To think of it another way, many of these people will go on to non-animation careers, but they will also have an understanding of the effort and skill involved in creating animation. Who knows if one won’t become a writer for a major magazine, or if another won’t become a movie exec. Part of the reason animation can’t gain traction today is that nobody in the mainstream really understands the process. Today’s technology though is creating tens of thousands of people who understand animation and IMO that holds great promise for the future of the art.

  • http://www.zteamproductions.com John Hudgens

    Amid “I wish somebody would do a more in-depth exploration of all the new animation filmmaking techniques that have emerged as a result of today’s abundance and accessibility of digital technologies.”

    I’m in the process of gathering interviews for a feature documentary on the fanfilm genre – while the main focus will be on the many live action productions, I *do* plan to touch on the many traditionally animated and Brickfilm entries as well… I don’t know how in-depth I’ll be yet (gonna depend on how many more interviews I get over the next year), but I’m gonna definitely try to be comprehensive…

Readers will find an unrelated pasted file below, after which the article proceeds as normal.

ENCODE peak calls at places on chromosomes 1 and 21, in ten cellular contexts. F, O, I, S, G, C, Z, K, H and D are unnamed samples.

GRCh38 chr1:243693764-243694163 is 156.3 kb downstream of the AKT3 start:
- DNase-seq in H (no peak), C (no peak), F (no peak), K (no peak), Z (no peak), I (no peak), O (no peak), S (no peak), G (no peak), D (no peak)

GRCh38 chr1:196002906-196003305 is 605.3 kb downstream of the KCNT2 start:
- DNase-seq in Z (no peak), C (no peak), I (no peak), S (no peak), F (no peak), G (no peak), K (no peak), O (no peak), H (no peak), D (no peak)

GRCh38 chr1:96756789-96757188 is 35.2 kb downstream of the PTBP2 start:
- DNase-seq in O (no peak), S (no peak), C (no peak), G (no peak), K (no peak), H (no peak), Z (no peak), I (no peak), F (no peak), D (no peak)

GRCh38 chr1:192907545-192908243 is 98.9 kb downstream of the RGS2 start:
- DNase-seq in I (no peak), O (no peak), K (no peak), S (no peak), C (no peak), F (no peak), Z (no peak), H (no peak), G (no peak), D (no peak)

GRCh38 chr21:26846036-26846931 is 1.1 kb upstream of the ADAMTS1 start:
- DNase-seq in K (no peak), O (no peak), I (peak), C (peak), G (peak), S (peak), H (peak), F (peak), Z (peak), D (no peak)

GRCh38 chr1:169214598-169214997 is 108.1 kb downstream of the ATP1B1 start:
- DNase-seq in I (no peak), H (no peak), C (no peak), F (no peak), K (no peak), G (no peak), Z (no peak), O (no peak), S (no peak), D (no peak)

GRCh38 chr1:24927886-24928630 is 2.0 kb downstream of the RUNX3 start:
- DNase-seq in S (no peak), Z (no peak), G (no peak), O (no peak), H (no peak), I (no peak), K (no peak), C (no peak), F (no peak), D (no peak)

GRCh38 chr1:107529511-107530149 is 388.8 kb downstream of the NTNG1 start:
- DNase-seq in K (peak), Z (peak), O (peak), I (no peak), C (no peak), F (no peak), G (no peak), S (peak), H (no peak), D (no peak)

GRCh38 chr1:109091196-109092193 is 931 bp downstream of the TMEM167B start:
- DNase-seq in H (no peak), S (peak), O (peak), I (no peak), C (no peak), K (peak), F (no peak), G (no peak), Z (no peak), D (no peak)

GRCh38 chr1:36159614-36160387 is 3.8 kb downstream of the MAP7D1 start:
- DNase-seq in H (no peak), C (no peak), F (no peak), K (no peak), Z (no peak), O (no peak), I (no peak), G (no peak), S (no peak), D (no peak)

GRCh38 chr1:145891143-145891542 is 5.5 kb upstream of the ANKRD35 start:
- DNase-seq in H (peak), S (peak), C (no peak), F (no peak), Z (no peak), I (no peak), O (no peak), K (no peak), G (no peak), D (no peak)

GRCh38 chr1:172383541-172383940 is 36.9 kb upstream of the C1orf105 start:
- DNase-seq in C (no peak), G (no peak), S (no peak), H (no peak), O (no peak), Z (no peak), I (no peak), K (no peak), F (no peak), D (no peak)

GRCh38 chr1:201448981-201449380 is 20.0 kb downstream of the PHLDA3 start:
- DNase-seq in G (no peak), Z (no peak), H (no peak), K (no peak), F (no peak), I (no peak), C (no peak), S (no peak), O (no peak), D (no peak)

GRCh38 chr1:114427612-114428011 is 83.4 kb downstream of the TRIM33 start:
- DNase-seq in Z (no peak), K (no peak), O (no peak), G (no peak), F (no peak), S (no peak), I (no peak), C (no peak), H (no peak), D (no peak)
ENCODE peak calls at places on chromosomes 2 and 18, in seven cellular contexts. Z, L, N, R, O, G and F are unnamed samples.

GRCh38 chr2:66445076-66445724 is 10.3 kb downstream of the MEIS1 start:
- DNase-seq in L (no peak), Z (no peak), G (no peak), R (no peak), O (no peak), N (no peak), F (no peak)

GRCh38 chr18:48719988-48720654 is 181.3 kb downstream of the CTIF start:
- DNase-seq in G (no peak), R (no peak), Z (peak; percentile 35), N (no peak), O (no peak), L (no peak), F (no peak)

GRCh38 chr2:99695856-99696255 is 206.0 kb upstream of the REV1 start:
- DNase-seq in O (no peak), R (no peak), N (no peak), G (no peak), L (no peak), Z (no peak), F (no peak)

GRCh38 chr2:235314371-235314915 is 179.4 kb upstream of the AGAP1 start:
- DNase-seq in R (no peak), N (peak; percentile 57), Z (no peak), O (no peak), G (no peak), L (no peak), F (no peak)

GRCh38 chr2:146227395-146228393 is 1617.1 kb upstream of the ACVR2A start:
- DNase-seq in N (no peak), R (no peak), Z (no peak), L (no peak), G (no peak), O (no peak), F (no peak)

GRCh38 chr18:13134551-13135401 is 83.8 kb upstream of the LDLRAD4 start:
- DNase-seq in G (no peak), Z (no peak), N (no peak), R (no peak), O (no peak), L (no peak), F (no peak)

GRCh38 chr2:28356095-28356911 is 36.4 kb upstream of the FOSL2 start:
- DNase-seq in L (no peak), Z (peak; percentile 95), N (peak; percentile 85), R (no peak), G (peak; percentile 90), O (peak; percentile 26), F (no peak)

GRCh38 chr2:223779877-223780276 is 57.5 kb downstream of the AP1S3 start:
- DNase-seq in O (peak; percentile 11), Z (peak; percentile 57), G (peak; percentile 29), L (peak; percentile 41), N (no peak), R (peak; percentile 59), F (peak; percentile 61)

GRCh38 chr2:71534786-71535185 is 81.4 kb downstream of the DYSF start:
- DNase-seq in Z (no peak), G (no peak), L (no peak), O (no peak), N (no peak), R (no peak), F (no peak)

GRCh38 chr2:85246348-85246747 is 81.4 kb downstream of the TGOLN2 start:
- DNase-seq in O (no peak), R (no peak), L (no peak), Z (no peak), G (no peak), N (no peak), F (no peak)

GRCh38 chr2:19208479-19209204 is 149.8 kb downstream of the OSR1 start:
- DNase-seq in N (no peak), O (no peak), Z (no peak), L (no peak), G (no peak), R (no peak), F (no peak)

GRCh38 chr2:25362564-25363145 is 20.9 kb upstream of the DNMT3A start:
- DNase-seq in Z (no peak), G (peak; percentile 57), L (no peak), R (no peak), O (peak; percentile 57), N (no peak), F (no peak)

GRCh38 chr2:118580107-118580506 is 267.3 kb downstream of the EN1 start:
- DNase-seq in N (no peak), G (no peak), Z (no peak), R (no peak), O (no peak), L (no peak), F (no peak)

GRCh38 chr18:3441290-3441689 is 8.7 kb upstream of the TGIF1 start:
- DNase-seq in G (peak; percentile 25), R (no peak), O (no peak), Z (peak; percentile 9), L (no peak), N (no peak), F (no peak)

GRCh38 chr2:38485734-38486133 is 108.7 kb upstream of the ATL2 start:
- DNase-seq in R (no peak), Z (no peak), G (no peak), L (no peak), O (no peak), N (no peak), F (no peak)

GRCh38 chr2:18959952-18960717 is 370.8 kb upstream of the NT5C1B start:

Tony, you’ve been on my list of people to contact, but I haven’t scheduled a trip to England yet, so I haven’t tried to start that process yet… :)

    I haven’t announced the film publicly yet, but hopefully something will be up on my website by the end of the year… I’ve already recorded a very large range of interviews…

    Anyway – here endeth the semi-plug…

  • http://www.youtube.com/watch?v=JNkfZ59DNWM rafdaddy

    Stop motion? I had to stop the motion entirely! Check out my amateur video, Puddle Boy.
    http://www.youtube.com/watch?v=JNkfZ59DNWM